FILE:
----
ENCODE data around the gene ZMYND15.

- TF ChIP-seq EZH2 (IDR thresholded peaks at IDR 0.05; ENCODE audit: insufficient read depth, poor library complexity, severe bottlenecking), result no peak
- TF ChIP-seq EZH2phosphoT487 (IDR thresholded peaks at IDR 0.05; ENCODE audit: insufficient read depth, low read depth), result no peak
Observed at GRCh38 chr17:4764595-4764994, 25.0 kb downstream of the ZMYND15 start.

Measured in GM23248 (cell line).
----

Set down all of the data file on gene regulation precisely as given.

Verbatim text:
ENCODE data around the gene ZMYND15.

- TF ChIP-seq EZH2 (IDR thresholded peaks at IDR 0.05; ENCODE audit: insufficient read depth, poor library complexity, severe bottlenecking), result no peak
- TF ChIP-seq EZH2phosphoT487 (IDR thresholded peaks at IDR 0.05; ENCODE audit: insufficient read depth, low read depth), result no peak
Observed at GRCh38 chr17:4764595-4764994, 25.0 kb downstream of the ZMYND15 start.

Measured in GM23248 (cell line).